The Grand Canyon National Park, AZ
Told by Kuma & Written by Lorraine Bossé-Smith

Kuma in snow

I wasn’t sure about this place called Arizona when we first moved here in May 2015. The temperatures got pretty hot, and the ground attacked me, leaving stickers in my paws. What were my parents thinking? They kept telling me to just wait. I’m a Shiba Inu, and I’m great at many things, but waiting is not one of them. Alas, I waited, for what, I didn’t know.
Fall arrived where the evenings got cooler, and I had a bounce in my step. By the turkey-eating season, we were enjoying cold weather and even snow. Oh how I have missed snow from my

Colorado days! Arizona is turning out to be okay in my book, especially after seeing the Grand Canyon.Snowy roads at Canyon

Yes, we headed up the 17 freeway north to Flagstaff where we connected with the 89 north and followed that into the Grand Canyon National Park, approximately 4 hours from Sky Harbor Airport. My dad showed our park pass at the gate, but you could pay if you don’t have one. Dogs are welcome in the park and on the trails…just not in the stores and restaurants. Most national parks do not allow dogs to walk or hike on the trails, so I gave the ranger a nice Shiba Inu smile. Woof!

God bless AmericaI kept a keen eye out but wasn’t sure what all the excitement was about. All I saw was trees to the side of the road. I’ve seen plenty of trees in my adventuring days. We pulled off to a viewing spot. I ran ahead and was stopped dead in my tracks. Whoa. As far as I could see was an expanse—a wide open canyon. We stood right by the edge, and the drop off was further than I could ever have imagined. It made me just a little nervous.

My parents told me that the Grand Canyon is about 1.8 billion years old, is 277 miles long, 1 mile deep, and up to 18 miles wide. Again, math is not my strong suit, but that sounds ancient and big! We had bright blue skies and bright sun, so we decided to go for a hike. I needed to stretch my legs after all that driving anyway.

Sun setting on CanyonThe Rim Trail follows the canyon and goes for a long ways. You can connect with it off the main road in several places. Just get a map at one of the visitor’s centers. We hiked about 4 miles of it, and as the sun set, the red rock just glowed. That night, the sky was a deep red unlike anything I have ever seen before.

We got to hotel it—ahwoof!—at the Canyon Plaza resort. They were friendly to my kind and pleased my mom with all their Christmas decorations. I got to eat human food and enjoyed a nice evening’s rest.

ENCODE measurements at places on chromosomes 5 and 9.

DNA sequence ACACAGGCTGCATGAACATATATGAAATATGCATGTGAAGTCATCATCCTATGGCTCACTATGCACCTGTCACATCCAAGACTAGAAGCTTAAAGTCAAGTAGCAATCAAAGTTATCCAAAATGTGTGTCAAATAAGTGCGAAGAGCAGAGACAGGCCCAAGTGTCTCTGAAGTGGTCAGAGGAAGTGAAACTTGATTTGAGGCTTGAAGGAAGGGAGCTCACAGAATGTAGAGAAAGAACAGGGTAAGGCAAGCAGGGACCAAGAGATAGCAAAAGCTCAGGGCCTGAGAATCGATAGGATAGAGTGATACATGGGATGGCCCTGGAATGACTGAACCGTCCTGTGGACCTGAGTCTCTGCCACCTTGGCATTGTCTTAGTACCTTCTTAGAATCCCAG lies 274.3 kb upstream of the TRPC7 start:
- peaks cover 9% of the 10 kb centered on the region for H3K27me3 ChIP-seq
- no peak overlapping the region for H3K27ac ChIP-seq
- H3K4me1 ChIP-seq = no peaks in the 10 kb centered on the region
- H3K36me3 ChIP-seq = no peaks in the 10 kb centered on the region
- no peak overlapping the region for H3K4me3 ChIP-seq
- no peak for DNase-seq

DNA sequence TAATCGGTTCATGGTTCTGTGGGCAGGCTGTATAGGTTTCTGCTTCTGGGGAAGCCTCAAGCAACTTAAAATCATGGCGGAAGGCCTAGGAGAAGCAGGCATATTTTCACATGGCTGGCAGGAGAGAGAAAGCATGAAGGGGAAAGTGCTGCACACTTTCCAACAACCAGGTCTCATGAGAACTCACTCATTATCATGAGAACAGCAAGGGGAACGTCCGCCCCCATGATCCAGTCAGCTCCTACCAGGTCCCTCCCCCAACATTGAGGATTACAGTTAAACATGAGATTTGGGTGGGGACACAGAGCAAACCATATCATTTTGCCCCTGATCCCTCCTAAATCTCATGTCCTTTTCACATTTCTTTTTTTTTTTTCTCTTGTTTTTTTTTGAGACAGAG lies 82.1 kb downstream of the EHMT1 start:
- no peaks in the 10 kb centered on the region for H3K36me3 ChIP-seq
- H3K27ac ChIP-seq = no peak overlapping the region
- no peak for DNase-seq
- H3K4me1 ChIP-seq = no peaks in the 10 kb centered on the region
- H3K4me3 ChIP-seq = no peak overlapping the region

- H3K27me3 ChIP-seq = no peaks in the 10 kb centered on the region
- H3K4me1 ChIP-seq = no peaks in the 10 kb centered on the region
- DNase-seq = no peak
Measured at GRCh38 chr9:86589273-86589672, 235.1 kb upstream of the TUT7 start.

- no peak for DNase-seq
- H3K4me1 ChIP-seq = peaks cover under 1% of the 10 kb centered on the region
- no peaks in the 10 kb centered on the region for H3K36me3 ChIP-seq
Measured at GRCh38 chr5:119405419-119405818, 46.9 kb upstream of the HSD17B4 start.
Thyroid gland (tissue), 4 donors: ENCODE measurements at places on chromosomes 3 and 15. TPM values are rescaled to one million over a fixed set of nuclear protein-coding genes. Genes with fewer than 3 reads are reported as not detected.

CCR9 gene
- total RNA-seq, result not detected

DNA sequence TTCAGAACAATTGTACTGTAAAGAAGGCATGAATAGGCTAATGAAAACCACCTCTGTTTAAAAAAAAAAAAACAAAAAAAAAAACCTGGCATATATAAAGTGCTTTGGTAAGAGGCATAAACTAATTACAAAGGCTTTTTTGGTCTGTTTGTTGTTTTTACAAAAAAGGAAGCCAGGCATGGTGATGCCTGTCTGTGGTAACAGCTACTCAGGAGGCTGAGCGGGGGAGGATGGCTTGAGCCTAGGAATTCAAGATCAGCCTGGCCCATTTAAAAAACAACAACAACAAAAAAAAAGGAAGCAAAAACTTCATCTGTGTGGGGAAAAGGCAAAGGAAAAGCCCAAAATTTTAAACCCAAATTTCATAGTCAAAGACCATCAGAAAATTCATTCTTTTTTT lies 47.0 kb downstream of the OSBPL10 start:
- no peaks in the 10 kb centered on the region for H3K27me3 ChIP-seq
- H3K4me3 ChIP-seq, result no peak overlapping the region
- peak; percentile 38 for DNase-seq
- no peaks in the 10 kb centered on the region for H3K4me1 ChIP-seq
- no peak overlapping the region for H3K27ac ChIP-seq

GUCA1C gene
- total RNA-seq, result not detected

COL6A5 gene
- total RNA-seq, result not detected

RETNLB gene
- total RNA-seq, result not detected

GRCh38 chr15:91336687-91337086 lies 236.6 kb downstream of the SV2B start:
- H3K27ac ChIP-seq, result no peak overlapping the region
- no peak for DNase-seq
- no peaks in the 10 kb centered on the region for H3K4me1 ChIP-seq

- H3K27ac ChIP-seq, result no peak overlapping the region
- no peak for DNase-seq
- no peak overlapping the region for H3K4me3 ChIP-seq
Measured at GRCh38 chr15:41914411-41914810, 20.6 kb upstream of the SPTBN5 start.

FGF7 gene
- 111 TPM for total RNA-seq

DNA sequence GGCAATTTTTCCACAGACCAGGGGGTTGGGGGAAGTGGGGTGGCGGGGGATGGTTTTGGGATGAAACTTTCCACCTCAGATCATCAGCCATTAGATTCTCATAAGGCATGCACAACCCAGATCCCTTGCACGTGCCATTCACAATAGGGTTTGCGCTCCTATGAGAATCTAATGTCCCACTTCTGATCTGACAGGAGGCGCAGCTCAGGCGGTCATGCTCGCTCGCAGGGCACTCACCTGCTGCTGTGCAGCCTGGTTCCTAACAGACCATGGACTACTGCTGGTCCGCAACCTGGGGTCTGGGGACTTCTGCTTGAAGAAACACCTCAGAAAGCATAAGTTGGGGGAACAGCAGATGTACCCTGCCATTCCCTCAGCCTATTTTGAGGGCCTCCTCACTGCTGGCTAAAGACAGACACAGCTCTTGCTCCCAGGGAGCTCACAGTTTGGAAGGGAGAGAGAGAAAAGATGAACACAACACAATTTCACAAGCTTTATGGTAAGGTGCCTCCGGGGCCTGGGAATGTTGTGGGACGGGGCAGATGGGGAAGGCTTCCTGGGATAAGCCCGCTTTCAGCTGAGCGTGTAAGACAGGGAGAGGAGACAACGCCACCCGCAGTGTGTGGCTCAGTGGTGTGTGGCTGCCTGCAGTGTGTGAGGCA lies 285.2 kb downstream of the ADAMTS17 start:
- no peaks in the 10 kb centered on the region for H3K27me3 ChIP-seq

The next morning, we woke up to fresh snow. Every tree was covered, and you couldn’t see the roads. We were socked in! This adventure kept getting better! We drove back to the park on icy, snowy roads and got to see the Grand Canyon covered in white. Wow. My humans have been here before without me, but they hadn’t seen it with snow. I am good luck, so of course it snowed. Woof! It was wicked cold and very windy. I must admit I got cold. I normally do quite well in the cold with my double fur coat, but I guess I’m out of practice. My mom had to put my coat on. Good thing I look dashing in it! We romped around in the snow and watched as the clouds blew through the canyon.

A cold day at the Canyon (2)We continued to drive through the park, stopping at every viewing area. Some cars were sliding around like sleds. What fun! I’m not sure my humans thought so, though. The park has a village with shops and restaurants, and my folks did some walking around. I decided to stay in the nice, warm car. I’m a smart dog, don’t you know.

After a yummy meal, it was time to head out and back home. We said farewell to the Grand Canyon but promised we’d be back. If you haven’t ever been, you must. If you haven’t seen it with snow, consider going during the winter as isn’t as busy. It’s truly is grand.
Lorraine and Kuma on edge of CanyonKumaito (Kuma for short) is a multi-tan Shiba Inu, an ancient breed from Japan, who moved from the Rocky Mountains of Colorado to Friendswood, Texas. He enjoys running almost every day with his mom, chasing squirrels out of his yard, playing with toys, pestering his brother Edmond, eating, napping … well, Kuma loves about everything and everyone! His mom, Lorraine Bossé-Smith, is kind enough to help him tell his story. She is a certified professional behavior analyst (CPBA) who has appeared on numerous radio and TV programs across the country. She is a motivational speaker, corporate trainer, business consultant, executive coach, behavioral-wellness expert, and author of eight published books who helps companies rewire their business for success and inspires people toward a healthier, more balanced life. You can reach Kuma through Lorraine’s website: Be sure to visit Kuma Dog’s Facebook page at
You never know what he’ll be up to next!